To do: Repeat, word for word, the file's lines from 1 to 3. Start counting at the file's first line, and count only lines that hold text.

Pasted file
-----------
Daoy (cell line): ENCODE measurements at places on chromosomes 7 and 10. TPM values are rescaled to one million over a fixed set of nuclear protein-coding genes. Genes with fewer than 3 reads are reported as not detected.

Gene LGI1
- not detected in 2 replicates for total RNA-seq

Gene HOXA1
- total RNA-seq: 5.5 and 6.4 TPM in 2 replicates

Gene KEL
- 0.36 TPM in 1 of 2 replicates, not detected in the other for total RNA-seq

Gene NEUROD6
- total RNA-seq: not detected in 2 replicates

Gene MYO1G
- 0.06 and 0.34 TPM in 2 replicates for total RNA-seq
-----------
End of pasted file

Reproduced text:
Daoy (cell line): ENCODE measurements at places on chromosomes 7 and 10. TPM values are rescaled to one million over a fixed set of nuclear protein-coding genes. Genes with fewer than 3 reads are reported as not detected.

Gene LGI1
- not detected in 2 replicates for total RNA-seq